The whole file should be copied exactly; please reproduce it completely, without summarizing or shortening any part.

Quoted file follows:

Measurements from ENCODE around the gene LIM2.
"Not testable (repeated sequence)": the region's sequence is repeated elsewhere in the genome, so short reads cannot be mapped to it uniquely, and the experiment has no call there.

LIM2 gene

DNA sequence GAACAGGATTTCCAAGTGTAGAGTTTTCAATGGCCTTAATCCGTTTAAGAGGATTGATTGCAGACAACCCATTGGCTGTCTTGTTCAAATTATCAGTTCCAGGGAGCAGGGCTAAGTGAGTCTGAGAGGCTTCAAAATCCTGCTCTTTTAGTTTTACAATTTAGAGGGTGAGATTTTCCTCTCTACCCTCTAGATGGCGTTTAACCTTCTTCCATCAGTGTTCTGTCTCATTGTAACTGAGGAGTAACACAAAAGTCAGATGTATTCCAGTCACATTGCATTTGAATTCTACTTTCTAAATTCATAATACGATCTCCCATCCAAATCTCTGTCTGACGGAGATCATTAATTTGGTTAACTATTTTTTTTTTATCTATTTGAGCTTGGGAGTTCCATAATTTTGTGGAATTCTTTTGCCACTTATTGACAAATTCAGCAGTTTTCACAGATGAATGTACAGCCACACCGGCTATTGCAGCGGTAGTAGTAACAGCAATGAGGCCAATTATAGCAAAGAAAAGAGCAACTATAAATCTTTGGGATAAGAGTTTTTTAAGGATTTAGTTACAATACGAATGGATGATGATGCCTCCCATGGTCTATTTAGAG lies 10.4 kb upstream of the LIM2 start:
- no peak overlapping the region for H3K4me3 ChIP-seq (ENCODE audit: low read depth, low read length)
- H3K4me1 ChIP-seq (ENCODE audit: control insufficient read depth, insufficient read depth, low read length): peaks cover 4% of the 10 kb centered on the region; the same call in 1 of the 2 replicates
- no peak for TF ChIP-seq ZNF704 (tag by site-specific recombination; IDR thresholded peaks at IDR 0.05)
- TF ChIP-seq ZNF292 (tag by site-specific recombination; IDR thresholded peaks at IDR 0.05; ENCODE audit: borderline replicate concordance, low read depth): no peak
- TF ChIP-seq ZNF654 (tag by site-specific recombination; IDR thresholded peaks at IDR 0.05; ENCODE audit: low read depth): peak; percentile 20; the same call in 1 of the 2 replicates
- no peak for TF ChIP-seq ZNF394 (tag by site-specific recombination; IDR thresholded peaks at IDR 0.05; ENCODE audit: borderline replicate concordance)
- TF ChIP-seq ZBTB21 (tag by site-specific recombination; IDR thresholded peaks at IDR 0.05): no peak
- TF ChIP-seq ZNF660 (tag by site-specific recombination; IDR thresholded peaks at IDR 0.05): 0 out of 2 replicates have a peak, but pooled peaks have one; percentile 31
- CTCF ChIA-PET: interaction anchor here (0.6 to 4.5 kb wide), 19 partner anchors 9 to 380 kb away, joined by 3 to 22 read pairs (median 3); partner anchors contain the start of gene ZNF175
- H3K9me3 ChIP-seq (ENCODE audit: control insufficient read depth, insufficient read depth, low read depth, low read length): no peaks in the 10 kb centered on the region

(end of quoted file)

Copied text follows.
Measurements from ENCODE around the gene LIM2.
"Not testable (repeated sequence)": the region's sequence is repeated elsewhere in the genome, so short reads cannot be mapped to it uniquely, and the experiment has no call there.

LIM2 gene

DNA sequence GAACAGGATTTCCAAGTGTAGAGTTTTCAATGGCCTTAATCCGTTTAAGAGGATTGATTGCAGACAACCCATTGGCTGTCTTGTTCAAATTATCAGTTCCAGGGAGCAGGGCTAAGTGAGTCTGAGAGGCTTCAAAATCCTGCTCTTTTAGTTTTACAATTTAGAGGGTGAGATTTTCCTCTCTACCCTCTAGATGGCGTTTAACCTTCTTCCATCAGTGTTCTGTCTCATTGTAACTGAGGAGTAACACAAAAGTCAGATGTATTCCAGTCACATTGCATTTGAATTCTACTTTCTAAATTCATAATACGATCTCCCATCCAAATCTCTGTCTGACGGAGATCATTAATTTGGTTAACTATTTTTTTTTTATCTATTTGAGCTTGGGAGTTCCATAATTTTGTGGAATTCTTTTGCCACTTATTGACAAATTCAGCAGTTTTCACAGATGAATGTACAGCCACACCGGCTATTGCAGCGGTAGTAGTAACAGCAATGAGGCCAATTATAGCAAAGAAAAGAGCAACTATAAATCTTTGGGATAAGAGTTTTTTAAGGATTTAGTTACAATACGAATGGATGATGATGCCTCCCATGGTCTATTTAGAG lies 10.4 kb upstream of the LIM2 start:
- no peak overlapping the region for H3K4me3 ChIP-seq (ENCODE audit: low read depth, low read length)
- H3K4me1 ChIP-seq (ENCODE audit: control insufficient read depth, insufficient read depth, low read length): peaks cover 4% of the 10 kb centered on the region; the same call in 1 of the 2 replicates
- no peak for TF ChIP-seq ZNF704 (tag by site-specific recombination; IDR thresholded peaks at IDR 0.05)
- TF ChIP-seq ZNF292 (tag by site-specific recombination; IDR thresholded peaks at IDR 0.05; ENCODE audit: borderline replicate concordance, low read depth): no peak
- TF ChIP-seq ZNF654 (tag by site-specific recombination; IDR thresholded peaks at IDR 0.05; ENCODE audit: low read depth): peak; percentile 20; the same call in 1 of the 2 replicates
- no peak for TF ChIP-seq ZNF394 (tag by site-specific recombination; IDR thresholded peaks at IDR 0.05; ENCODE audit: borderline replicate concordance)
- TF ChIP-seq ZBTB21 (tag by site-specific recombination; IDR thresholded peaks at IDR 0.05): no peak
- TF ChIP-seq ZNF660 (tag by site-specific recombination; IDR thresholded peaks at IDR 0.05): 0 out of 2 replicates have a peak, but pooled peaks have one; percentile 31
- CTCF ChIA-PET: interaction anchor here (0.6 to 4.5 kb wide), 19 partner anchors 9 to 380 kb away, joined by 3 to 22 read pairs (median 3); partner anchors contain the start of gene ZNF175
- H3K9me3 ChIP-seq (ENCODE audit: control insufficient read depth, insufficient read depth, low read depth, low read length): no peaks in the 10 kb centered on the region